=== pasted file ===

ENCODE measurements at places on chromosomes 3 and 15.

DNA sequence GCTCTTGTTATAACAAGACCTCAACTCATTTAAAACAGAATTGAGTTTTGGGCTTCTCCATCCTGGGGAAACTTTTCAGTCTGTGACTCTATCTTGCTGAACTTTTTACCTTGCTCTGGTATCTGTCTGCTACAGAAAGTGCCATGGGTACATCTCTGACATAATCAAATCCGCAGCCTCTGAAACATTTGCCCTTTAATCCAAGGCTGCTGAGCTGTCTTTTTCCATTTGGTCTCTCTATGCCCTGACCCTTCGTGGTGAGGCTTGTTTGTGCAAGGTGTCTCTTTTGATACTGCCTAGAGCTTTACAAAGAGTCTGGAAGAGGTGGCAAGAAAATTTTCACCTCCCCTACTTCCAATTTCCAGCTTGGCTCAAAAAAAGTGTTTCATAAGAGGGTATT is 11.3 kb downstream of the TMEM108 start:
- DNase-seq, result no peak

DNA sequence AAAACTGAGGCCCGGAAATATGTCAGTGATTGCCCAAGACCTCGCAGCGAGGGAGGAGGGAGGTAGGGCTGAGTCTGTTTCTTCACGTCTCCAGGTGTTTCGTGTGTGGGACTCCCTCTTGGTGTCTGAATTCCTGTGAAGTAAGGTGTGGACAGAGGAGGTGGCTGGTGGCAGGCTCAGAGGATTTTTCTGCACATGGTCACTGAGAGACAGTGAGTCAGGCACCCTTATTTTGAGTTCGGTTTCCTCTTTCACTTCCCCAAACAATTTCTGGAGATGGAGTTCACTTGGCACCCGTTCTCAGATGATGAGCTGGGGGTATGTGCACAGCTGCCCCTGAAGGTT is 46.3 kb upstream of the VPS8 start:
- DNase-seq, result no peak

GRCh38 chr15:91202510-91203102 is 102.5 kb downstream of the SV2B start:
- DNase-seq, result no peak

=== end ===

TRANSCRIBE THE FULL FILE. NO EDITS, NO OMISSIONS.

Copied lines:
ENCODE measurements at places on chromosomes 3 and 15.

DNA sequence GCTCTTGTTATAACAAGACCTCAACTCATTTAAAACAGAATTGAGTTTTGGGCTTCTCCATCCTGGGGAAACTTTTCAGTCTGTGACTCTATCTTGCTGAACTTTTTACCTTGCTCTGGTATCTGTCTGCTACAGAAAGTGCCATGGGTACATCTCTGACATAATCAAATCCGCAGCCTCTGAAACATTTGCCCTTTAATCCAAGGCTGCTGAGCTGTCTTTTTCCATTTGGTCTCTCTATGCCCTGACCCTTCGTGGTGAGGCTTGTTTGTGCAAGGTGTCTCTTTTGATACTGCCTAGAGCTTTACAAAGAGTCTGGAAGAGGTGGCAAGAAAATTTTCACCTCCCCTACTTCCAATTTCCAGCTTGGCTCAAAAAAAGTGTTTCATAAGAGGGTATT is 11.3 kb downstream of the TMEM108 start:
- DNase-seq, result no peak

DNA sequence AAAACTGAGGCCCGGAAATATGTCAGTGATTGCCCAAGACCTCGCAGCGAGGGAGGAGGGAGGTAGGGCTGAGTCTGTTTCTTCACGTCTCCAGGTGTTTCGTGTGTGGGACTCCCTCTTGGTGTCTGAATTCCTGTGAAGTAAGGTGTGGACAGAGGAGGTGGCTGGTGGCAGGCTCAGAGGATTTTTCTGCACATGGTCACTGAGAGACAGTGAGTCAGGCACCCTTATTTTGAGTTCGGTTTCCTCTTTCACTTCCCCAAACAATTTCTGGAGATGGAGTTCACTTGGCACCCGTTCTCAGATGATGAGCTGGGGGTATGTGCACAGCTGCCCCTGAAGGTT is 46.3 kb upstream of the VPS8 start:
- DNase-seq, result no peak

GRCh38 chr15:91202510-91203102 is 102.5 kb downstream of the SV2B start:
- DNase-seq, result no peak